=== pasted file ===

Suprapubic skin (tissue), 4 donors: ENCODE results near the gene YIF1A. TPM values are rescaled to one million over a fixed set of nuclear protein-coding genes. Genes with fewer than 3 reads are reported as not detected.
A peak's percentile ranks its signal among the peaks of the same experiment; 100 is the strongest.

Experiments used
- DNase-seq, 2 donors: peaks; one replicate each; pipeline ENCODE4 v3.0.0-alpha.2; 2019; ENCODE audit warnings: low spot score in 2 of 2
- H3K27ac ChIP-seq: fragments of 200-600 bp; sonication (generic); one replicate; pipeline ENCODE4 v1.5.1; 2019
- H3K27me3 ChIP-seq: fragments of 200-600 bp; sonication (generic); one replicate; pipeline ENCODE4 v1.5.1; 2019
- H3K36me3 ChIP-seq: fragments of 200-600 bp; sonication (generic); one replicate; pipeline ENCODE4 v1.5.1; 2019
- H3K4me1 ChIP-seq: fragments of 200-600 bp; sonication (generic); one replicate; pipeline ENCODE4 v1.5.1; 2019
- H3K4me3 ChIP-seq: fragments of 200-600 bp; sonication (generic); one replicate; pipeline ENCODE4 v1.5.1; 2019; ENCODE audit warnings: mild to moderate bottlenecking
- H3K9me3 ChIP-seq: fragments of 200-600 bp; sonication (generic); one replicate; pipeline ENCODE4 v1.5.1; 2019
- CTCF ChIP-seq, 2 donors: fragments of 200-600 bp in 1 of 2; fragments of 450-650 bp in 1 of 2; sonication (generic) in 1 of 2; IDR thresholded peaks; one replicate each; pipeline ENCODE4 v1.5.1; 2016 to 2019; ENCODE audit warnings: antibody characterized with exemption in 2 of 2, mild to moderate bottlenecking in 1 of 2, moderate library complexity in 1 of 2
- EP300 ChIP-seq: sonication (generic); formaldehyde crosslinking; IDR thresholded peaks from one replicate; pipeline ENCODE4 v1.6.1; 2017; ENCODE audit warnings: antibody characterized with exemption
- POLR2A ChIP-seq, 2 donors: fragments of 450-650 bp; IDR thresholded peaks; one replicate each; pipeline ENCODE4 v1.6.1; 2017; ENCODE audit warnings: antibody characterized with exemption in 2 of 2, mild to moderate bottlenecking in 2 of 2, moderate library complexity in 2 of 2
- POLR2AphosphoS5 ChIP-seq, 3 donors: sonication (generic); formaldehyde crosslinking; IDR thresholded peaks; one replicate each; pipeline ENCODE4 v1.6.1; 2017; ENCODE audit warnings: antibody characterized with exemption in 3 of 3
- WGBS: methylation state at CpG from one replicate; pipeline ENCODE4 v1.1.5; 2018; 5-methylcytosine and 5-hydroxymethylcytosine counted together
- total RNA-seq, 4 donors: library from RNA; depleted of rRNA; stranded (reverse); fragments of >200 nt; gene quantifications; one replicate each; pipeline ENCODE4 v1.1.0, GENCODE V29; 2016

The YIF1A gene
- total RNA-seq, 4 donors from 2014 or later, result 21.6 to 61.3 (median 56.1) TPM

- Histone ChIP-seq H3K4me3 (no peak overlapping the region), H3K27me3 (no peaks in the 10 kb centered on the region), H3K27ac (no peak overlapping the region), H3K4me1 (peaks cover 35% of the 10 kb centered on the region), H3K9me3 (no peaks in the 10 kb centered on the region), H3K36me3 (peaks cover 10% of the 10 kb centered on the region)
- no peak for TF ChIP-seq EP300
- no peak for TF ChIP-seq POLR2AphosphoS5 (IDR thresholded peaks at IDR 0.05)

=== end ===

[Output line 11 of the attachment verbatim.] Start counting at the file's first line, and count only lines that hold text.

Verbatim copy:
- CTCF ChIP-seq, 2 donors: fragments of 200-600 bp in 1 of 2; fragments of 450-650 bp in 1 of 2; sonication (generic) in 1 of 2; IDR thresholded peaks; one replicate each; pipeline ENCODE4 v1.5.1; 2016 to 2019; ENCODE audit warnings: antibody characterized with exemption in 2 of 2, mild to moderate bottlenecking in 1 of 2, moderate library complexity in 1 of 2